VirtualBox performance in windows

We’ve recently moved to using Bedrock-ansible and Sage, and love the setup. Took a while to get things going on Windows but now it is running, I’m happy, although yet to push a project live. Having one major problem though, the speed of the VirtualBox vm is almost unbearable, takes about 2 minutes to load any admin page, which is grinding content editing to a virtual standstill. My colleague utilising the same project on a Mac sees load times only marginally slower than a live install ( a few seconds).

Has anyone else had any experience with a similar issue using a virtualbox development environment? I’m starting to think I might be better installing mysql locally and running with IIS, but would like to keep the development environment consistent with the live environment so trying to avoid going down this root.

Viewing amendments made to the theme files is fine, as the browsersync works great, it’s just any work that needs to be done in wordpress admin that is painful. This is running with 4gb ram and 4 cpus assigned to the vm running a single site (so pretty sure that isn’t really the issue!)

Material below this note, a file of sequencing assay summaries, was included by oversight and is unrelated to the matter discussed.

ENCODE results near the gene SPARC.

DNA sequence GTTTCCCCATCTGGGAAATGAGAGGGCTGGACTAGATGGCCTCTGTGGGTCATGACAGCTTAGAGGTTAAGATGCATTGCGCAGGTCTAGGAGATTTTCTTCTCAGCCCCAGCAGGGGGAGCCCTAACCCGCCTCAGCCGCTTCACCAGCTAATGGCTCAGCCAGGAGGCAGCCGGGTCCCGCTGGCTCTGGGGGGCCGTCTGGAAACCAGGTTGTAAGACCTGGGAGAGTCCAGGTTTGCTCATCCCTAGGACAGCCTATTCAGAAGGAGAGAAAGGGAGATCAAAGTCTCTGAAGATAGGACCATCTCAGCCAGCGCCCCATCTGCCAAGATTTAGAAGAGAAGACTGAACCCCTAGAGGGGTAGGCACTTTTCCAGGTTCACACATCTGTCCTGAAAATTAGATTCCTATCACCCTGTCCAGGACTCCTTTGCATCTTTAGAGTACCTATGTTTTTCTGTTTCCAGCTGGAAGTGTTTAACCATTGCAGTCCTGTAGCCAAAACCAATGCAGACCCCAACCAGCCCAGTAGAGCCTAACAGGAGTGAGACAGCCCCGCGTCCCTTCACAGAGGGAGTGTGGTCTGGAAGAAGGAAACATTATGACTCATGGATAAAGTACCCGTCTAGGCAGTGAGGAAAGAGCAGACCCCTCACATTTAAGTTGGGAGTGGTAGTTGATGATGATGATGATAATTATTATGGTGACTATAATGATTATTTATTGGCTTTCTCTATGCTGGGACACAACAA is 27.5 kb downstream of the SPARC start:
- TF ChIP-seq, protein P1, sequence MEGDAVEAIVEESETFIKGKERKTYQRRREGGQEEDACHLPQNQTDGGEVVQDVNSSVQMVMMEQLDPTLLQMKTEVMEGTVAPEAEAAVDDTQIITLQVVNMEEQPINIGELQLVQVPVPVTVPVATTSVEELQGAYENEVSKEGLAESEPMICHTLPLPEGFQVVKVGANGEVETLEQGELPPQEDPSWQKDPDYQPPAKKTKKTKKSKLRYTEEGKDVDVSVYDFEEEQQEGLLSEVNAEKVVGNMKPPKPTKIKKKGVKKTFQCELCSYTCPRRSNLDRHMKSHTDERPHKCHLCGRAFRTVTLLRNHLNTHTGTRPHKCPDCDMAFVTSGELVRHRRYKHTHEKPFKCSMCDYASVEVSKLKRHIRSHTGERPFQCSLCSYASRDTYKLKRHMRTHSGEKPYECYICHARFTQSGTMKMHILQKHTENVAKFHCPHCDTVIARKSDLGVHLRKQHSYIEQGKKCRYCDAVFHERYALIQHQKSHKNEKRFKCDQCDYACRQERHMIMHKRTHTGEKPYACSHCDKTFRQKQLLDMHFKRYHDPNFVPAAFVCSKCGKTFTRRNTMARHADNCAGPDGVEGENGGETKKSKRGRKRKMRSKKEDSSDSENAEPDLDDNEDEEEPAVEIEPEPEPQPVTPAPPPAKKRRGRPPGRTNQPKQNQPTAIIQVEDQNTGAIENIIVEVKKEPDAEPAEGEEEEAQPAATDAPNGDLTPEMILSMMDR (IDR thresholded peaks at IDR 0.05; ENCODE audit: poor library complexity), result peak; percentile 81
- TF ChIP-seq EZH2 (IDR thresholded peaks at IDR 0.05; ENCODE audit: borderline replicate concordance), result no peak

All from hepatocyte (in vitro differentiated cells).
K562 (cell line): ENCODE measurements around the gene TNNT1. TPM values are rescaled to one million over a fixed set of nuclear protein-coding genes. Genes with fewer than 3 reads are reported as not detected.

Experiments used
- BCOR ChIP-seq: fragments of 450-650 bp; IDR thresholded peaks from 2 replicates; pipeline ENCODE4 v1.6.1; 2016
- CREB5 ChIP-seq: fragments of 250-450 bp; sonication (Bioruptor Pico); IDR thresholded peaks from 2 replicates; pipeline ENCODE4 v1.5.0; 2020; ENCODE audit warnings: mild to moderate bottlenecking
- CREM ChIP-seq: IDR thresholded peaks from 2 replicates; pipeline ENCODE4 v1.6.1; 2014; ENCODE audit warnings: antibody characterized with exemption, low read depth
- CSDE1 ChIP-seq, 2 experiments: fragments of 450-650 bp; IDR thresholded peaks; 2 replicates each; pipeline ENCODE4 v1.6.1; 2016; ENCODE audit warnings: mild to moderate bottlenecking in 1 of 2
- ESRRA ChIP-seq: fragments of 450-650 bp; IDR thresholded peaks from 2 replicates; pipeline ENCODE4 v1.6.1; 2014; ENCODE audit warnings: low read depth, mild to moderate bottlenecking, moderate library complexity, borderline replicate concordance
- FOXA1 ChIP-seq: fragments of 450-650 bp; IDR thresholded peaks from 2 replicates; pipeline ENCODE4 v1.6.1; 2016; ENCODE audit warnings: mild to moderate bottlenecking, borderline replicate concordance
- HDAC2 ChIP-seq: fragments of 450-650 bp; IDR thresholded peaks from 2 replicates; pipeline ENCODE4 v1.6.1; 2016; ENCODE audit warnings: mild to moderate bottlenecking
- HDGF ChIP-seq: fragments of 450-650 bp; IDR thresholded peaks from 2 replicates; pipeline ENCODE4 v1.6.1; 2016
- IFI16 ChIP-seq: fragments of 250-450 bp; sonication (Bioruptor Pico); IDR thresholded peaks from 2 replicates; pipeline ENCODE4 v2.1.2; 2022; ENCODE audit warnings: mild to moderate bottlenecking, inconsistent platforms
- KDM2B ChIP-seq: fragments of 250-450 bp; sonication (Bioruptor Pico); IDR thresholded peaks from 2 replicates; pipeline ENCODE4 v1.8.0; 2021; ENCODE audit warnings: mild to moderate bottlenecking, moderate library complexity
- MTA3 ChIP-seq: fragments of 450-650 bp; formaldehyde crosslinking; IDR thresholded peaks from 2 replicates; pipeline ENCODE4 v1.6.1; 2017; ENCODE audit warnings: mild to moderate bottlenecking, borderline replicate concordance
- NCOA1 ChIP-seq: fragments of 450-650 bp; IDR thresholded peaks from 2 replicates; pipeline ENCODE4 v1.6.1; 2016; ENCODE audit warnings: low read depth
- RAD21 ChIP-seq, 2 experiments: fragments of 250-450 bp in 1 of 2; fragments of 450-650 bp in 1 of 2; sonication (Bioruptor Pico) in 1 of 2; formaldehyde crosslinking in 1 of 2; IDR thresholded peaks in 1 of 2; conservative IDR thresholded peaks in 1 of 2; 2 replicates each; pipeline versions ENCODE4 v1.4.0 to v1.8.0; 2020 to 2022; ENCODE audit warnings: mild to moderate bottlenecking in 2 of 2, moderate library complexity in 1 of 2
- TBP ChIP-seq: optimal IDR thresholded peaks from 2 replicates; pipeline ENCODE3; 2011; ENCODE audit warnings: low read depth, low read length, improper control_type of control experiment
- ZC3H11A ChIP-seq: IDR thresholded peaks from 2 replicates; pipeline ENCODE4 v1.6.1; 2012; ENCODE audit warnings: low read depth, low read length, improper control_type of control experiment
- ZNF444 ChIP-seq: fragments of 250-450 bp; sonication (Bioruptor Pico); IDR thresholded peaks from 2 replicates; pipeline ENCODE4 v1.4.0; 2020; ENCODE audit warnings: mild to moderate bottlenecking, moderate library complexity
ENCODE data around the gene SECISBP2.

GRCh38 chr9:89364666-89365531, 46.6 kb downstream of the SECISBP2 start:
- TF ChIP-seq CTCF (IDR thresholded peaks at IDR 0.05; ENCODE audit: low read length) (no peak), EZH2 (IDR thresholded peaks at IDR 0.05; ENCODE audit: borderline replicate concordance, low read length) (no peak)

Any hints greatly appreciated!

Hopefully your problems should disappear when Virtualbox 5.0 is released.

That’s interesting, hope that is the silver bullet, could do with trying to find a workaround before then, performance is so slow as to almost be unusable. Will update if I find anything that leads to a root cause of poor performance.

Love the setup of Roots as a whole, thanks to all who have made this project! Just need to find a way around this sticking point…

I’m using Ubuntu on the desktop and although Virtualbox is not exactly fast, it is at least usable.

A windows using friend of mine added an extra internal SSD to his rig just for Virtualbox and that seems to work well.

Not sure how that would work with Vagrant though.

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You can also try using VMWare instead of virtual box. I know VMWare is fast on windows.

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Thanks for the advice, will take a look at that

Now setup using VMWARE instead of Virtualbox the difference is massive, I’d say about 100x faster, load times around a second now, as opposed to minutes before. Might actually start being productive now!

Had to work my way through a few issues, so for anyone else who is attempting this.

You’ll need to obviously amend the default provider from virtual box in the vagrantfile…